New regulations from Defra will make it easier to tackle wildlife cybercrime

We’re delighted with the news today that the UK Department for Environment, Food and Rural Affairs (Defra) has just published a new addition to the Control of Trade in Endangered Species Regulations (COTES), making it an offence to sell certain wildlife specimens online without valid certification.

Our most recent investigation into the scale of wildlife cybercrime found almost 2,500 wildlife specimens offered for sale online in the UK alone over a six-week period. In many cases it was difficult to ascertain whether or not it was legal to sell the live animal or animal part because of the lack of relevant documentation.

Once the new regulations are in place, anyone wanting to sell items that come from animals listed in Annex A of COTES (i.e. the most endangered species), will need to include in the online advert evidence that they’ve received valid certification from Defra. Failure to do so will constitute an offence under the new regulation and may lead to either large fines or in more serious cases, imprisonment.  

The upshot of this is that it will now be much easier for law enforcement agencies, researchers, online platforms and others to know whether wildlife items offered for sale are legal or not – and to crack down on those that aren’t.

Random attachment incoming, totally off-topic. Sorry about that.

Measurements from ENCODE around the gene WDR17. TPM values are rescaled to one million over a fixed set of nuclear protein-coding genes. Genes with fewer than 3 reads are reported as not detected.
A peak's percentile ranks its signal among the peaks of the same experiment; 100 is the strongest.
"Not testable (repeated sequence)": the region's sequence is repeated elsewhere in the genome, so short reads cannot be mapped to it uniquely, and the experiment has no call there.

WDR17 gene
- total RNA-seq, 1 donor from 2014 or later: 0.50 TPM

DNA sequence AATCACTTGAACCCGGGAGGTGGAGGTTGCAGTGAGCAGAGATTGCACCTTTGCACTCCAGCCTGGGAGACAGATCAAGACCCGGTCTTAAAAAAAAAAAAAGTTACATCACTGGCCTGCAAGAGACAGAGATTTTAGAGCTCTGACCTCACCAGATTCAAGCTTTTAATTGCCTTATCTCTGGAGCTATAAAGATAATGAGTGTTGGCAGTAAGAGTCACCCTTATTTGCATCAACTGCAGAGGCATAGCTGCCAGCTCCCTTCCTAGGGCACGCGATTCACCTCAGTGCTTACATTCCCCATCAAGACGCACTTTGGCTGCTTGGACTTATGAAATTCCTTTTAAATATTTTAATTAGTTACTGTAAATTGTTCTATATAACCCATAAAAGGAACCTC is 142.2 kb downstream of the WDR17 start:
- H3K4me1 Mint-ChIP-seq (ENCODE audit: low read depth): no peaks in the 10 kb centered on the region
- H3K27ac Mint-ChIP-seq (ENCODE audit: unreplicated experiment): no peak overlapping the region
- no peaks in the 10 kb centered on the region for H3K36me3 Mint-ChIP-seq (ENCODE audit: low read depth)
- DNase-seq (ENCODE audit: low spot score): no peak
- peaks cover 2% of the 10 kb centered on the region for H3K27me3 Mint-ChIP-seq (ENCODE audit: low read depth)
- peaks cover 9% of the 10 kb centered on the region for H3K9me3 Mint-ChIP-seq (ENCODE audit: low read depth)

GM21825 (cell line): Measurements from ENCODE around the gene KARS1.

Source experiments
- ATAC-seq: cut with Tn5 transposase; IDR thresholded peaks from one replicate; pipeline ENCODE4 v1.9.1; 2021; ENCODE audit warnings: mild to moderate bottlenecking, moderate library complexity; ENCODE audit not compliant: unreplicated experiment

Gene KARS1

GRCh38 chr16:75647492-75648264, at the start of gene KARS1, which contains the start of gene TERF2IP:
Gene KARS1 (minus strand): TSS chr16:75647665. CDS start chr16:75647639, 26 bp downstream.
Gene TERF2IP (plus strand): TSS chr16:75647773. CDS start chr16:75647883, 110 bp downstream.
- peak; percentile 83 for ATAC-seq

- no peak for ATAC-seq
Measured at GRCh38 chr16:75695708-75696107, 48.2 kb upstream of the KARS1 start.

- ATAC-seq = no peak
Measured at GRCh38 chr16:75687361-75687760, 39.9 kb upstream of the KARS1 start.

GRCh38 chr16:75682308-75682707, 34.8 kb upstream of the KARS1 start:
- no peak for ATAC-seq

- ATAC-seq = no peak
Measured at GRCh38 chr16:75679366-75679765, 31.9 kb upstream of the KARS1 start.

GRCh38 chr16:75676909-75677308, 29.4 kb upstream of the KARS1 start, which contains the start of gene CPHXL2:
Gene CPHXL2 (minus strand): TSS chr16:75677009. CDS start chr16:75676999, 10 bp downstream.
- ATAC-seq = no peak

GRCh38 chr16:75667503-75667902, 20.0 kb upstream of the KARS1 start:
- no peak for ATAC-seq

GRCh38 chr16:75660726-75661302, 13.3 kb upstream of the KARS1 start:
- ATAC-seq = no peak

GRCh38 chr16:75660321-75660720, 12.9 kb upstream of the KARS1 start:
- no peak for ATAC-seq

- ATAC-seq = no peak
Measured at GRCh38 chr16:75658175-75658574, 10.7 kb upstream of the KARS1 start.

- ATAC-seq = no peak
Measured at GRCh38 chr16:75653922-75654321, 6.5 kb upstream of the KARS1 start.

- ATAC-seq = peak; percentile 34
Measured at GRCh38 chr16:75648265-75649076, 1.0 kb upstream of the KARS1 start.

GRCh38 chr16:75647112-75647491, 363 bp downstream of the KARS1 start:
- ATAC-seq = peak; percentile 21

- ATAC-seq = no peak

This is an important and vital step in stamping out illegal online wildlife trade in the UK. IFAW has always been at the forefront of tackling the illegal wildlife trade around the world and has been campaigning with our supporters to tighten up the UK regulations, so it’s great to see the Government take this issue on board.

We hope this new regulation will mean that the internet becomes a more difficult environment for illegal wildlife criminals to operate in. IFAW, WWF and TRAFFIC have been working closely with online marketplaces to stop the illegal wildlife trade and helped establish a global alliance to tackle online wildlife crime which was announced in March this year.  More than 20 of the world’s top leading marketplace providers (eBay, Alibaba, Microsoft, Facebook and others) are now taking action to reduce the illegal wildlife trade by 80% by 2020 on their sites.

Of course, the public can still play a huge role in ending the online wildlife trade, too, by avoiding buying any wildlife items, online or otherwise. If we don’t buy, they don’t die!

Now we have this new regulation in place, it’s vital that there are enough resources to enforce it, which is why we’ve also been calling for an increase in funding for the National Wildlife Crime Unit to tackle wildlife cybercrime.  We very much hope this will be one of the recommendations that will be taken forward later this year at the Global Illegal Wildlife Trade Conference being hosted in London in October. 

It is great to have this campaign success and we could not have done it without your support. Thank you!

--DC

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Dr. Joseph Okori
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